Bern would like to discourage travel at peak times. One option under consideration is charging extra for travel at peak times.
According to official figures, there were around 4.3 million commuters in Switzerland in 2014, a little over half the population. Many travelling at peak times suffer from crowded trains or traffic jams. In addition, traffic is predicted to grow by 25% by 2030.
Recently, the federal government gave a green light to plans to run pilot projects to test the effects of peak pricing on trains and roads, in an attempt to better spread travel across the day.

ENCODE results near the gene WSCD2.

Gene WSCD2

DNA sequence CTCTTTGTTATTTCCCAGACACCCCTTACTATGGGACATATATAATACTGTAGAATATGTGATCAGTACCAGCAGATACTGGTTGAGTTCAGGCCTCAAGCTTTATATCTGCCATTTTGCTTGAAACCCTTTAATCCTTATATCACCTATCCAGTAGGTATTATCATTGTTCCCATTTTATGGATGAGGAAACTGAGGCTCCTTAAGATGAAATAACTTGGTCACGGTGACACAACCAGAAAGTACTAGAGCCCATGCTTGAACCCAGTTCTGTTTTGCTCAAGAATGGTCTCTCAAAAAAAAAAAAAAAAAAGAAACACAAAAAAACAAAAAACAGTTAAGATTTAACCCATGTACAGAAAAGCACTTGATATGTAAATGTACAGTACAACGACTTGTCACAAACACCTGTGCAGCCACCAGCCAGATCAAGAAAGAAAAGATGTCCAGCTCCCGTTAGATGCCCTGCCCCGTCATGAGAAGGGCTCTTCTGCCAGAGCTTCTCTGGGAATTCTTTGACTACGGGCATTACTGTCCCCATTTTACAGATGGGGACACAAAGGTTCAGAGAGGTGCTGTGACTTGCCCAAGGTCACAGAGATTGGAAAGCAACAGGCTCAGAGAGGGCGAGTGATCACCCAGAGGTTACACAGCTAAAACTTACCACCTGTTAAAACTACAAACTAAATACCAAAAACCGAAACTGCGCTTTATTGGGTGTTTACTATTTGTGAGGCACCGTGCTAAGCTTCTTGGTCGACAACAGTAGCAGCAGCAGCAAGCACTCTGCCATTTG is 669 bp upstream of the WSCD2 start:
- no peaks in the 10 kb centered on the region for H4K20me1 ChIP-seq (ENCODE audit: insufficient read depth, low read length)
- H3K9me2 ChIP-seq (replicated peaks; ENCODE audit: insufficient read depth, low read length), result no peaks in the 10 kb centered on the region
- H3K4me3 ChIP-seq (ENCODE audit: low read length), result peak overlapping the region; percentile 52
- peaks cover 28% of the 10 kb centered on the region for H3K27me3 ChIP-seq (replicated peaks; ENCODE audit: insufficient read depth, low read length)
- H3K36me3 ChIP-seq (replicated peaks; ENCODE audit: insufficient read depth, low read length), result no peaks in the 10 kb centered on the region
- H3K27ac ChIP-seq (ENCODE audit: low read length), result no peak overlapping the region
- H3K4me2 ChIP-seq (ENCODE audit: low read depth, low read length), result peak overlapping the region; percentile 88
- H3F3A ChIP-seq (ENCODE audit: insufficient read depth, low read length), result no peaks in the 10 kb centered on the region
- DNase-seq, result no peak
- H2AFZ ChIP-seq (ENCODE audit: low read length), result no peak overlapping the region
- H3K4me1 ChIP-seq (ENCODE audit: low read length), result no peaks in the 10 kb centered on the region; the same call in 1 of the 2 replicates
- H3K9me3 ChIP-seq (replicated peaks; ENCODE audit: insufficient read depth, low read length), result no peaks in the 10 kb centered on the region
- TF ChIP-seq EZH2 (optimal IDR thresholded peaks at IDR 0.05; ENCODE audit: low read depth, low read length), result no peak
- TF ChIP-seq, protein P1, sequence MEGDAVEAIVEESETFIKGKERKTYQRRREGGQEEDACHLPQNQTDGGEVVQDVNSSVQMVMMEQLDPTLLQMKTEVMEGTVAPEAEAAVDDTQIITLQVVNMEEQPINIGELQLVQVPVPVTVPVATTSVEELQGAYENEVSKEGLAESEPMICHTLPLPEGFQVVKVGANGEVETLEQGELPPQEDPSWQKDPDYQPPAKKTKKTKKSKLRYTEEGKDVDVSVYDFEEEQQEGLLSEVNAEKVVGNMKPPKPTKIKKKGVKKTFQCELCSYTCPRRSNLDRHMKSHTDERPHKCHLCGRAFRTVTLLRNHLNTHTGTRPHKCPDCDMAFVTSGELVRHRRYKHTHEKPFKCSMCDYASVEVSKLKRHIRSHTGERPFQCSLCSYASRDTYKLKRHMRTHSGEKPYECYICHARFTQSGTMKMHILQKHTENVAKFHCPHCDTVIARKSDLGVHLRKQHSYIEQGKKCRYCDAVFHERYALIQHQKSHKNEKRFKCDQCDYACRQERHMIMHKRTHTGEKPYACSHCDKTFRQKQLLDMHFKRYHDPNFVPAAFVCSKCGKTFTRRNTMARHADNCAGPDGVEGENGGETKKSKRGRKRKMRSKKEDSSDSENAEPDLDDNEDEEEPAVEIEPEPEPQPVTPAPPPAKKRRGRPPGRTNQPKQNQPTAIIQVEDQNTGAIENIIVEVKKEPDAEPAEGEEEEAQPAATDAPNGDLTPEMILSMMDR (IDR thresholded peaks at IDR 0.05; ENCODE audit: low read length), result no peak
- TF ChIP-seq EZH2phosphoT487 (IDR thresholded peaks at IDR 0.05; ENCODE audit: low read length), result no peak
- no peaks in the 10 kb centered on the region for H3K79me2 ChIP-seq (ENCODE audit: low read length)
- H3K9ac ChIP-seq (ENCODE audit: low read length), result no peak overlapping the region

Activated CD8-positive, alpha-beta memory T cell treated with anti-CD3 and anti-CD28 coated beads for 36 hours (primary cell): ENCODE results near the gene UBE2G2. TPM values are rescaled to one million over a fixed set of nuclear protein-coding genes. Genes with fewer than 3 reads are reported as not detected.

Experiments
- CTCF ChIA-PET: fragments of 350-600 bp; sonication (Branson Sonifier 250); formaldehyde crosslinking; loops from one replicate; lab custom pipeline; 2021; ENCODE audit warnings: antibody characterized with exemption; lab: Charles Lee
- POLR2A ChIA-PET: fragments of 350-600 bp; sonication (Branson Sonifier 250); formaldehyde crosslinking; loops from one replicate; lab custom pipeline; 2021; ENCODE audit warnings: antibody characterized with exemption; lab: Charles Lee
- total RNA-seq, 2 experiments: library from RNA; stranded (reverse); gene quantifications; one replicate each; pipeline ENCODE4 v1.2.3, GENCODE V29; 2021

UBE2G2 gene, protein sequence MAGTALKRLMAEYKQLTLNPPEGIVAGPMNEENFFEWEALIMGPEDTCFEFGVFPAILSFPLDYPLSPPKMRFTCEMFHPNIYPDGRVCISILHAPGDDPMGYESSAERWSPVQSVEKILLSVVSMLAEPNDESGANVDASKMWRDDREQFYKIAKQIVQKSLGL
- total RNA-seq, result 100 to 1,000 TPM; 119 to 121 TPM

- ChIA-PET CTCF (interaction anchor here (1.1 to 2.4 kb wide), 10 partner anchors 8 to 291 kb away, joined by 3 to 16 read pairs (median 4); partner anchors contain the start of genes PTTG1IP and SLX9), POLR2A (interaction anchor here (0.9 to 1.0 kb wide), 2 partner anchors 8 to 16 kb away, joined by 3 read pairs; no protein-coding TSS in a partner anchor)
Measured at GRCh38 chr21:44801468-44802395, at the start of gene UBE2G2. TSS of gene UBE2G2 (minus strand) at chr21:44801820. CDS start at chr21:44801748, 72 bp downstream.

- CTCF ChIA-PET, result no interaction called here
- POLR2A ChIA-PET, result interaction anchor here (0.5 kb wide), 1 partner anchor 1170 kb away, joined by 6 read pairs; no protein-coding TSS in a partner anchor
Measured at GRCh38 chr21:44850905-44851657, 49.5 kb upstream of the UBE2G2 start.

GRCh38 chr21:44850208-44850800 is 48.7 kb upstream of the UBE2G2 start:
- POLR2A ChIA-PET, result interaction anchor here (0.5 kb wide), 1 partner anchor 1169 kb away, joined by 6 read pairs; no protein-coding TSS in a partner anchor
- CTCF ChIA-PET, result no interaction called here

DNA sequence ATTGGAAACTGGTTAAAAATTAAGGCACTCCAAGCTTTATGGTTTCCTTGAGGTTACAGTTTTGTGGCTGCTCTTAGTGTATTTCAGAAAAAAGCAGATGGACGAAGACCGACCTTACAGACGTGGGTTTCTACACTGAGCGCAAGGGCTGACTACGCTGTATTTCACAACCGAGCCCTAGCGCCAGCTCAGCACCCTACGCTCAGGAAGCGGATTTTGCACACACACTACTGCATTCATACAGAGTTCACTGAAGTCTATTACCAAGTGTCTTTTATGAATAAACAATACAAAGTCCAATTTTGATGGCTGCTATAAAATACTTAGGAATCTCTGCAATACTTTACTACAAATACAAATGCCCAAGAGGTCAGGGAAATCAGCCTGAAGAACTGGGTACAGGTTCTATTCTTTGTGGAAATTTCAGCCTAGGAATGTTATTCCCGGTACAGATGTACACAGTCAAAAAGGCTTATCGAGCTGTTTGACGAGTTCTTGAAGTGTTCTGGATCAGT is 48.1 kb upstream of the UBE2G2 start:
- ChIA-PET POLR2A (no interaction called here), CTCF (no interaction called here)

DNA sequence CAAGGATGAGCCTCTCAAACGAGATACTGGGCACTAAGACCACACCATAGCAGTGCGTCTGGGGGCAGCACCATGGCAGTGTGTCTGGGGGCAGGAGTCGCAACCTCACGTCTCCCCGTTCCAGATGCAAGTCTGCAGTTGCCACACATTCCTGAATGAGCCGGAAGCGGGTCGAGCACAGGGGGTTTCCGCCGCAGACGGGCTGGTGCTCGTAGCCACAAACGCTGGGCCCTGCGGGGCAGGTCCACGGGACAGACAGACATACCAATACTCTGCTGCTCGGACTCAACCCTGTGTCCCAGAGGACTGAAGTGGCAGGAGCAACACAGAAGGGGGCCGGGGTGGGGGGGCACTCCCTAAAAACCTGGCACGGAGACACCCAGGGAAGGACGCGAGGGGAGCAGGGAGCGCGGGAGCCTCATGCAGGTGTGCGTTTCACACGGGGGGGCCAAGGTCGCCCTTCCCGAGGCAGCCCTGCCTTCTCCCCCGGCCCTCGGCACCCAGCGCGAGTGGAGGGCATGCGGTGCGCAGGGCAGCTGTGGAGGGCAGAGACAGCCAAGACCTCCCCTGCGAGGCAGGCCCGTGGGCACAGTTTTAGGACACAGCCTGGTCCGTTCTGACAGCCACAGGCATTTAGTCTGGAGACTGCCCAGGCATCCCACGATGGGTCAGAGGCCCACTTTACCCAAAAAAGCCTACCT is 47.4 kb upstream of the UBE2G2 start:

Several cantons such as Geneva, Zug, Bern and Ticino are open to the idea and are ready to launch pilots.
The chief of the Switzerland’s transport department said: “We cannot exclude the option of those travelling only at peak times paying more.”
Peak travel surcharges are not expected anytime soon however, and it could take 15 years for a new system to be introduced.
Nor is the GA Travelcard, a pass that allows unlimited travel for a fixed fee, about to disappear said transport office director Peter Füglistaler. Although it might evolve into a pass which has a maximum amount of free travel, with charges for trips beyond this point.
Other ideas will also be explored. Changing work hours and shop and school opening times is one possibility. Increasing the amount of work done at home or getting employers to pay peak travel surcharges are other options.